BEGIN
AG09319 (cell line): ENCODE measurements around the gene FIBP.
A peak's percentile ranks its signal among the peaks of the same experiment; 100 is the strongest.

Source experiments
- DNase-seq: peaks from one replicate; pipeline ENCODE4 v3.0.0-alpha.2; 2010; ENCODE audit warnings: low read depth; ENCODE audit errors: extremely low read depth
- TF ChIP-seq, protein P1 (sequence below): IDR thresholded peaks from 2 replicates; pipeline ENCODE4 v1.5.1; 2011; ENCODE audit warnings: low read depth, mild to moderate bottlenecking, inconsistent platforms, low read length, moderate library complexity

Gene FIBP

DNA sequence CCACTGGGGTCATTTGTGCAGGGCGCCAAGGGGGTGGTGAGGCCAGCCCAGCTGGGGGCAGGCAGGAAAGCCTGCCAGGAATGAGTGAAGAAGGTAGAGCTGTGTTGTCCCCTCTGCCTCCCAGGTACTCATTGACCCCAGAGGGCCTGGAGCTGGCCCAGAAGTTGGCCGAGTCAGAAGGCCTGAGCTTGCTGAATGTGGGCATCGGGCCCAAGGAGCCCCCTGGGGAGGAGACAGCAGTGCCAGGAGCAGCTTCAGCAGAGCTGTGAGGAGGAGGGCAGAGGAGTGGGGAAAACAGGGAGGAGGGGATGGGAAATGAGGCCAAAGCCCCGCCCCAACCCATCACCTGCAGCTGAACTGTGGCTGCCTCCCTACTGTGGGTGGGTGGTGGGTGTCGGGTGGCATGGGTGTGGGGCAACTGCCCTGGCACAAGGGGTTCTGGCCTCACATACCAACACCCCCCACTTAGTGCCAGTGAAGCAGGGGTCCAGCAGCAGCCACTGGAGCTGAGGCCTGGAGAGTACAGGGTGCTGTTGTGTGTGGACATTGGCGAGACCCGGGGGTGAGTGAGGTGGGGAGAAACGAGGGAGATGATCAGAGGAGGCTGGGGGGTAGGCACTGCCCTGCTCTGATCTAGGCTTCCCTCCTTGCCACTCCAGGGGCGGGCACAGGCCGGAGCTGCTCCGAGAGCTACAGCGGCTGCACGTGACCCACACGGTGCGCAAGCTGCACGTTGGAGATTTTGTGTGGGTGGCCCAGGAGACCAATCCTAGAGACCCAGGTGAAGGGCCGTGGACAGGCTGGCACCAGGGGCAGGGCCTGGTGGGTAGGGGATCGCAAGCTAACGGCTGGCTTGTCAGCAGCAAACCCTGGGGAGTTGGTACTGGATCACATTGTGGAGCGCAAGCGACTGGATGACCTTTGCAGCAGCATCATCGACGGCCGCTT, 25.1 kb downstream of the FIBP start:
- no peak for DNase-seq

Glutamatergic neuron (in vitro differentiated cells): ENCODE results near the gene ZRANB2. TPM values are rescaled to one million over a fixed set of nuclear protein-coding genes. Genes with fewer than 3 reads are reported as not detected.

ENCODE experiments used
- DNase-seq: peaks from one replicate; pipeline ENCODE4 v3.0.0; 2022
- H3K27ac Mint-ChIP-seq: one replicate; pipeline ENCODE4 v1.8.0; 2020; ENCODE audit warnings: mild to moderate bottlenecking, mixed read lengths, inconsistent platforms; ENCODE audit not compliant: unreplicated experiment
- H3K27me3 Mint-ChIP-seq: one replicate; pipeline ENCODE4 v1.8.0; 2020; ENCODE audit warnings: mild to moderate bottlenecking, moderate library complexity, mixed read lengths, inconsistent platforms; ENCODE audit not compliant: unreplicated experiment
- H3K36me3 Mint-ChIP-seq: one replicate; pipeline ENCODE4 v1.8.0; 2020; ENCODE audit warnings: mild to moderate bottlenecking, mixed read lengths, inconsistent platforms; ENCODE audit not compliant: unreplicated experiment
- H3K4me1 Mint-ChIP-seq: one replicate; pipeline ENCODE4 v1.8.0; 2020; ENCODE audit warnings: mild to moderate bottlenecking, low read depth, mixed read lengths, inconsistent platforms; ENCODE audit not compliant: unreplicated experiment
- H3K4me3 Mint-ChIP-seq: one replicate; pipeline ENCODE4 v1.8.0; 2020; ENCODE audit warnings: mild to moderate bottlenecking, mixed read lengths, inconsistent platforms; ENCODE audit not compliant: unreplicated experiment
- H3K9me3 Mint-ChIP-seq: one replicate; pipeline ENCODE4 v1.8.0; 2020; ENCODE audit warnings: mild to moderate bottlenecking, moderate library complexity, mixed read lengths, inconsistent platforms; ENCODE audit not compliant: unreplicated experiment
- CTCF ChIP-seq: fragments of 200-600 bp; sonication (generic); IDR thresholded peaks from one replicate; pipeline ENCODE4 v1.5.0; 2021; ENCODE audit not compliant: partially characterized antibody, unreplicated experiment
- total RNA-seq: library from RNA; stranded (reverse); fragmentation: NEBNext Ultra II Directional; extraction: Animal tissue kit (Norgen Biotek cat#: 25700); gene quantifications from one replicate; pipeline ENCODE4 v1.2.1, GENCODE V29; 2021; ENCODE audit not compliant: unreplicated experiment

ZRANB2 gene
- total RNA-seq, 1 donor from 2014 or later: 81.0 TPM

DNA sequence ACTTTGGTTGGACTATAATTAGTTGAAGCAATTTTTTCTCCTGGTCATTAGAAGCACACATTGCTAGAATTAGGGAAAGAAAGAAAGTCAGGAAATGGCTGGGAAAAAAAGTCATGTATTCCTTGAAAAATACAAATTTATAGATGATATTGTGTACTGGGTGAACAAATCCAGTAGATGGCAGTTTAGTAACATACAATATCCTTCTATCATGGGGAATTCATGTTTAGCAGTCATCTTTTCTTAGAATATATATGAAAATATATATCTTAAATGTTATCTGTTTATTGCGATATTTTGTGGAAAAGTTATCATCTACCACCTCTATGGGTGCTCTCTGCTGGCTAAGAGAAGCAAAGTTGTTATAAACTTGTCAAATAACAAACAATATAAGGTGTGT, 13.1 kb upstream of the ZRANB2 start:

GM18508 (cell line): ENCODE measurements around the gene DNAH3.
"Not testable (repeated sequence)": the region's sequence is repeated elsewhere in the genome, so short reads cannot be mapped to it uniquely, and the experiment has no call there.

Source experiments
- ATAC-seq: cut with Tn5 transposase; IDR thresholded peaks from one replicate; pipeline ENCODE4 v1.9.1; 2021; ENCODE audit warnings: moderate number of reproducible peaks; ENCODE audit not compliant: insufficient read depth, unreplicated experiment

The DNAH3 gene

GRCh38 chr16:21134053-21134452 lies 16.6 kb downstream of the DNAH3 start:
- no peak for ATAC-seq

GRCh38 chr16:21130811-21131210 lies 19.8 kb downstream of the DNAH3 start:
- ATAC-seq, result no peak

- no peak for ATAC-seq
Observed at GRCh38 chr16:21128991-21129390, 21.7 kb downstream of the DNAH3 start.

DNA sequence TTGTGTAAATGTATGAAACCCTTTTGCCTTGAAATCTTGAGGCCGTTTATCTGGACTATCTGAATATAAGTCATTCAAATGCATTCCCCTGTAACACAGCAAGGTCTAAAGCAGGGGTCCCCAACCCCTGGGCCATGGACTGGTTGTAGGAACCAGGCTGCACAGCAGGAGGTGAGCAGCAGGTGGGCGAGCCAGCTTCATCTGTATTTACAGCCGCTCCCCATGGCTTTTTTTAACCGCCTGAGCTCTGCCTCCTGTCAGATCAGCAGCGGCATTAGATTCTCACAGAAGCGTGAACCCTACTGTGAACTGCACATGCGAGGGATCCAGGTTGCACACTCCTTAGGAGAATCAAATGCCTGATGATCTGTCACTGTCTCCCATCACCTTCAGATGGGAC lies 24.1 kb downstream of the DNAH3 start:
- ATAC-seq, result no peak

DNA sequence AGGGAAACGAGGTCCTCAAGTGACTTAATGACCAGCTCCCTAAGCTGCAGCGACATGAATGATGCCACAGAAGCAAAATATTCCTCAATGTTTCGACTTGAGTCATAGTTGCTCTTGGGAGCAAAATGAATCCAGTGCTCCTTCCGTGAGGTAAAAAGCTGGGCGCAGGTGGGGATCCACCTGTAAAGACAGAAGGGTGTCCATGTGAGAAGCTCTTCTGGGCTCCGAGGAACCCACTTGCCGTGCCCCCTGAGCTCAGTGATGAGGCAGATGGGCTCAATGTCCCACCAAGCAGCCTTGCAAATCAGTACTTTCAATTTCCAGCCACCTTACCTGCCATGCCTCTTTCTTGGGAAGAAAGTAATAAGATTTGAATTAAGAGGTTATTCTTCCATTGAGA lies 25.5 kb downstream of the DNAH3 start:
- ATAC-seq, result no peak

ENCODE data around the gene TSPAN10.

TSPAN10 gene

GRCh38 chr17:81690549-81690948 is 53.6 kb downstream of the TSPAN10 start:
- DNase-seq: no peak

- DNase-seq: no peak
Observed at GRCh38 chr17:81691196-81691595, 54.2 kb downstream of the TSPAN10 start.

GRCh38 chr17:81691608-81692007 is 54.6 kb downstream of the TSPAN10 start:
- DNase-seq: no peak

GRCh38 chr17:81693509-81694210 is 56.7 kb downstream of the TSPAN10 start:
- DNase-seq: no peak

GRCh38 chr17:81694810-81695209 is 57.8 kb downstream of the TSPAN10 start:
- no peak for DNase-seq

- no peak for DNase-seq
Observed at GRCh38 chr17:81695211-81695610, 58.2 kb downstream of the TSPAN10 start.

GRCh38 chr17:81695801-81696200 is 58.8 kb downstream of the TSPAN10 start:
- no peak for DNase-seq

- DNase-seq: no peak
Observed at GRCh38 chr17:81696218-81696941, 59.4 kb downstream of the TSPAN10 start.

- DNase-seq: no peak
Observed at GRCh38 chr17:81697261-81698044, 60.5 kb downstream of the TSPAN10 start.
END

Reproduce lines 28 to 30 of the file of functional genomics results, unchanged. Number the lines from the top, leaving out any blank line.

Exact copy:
GRCh38 chr16:21134053-21134452 lies 16.6 kb downstream of the DNAH3 start:
- no peak for ATAC-seq

GRCh38 chr16:21130811-21131210 lies 19.8 kb downstream of the DNAH3 start: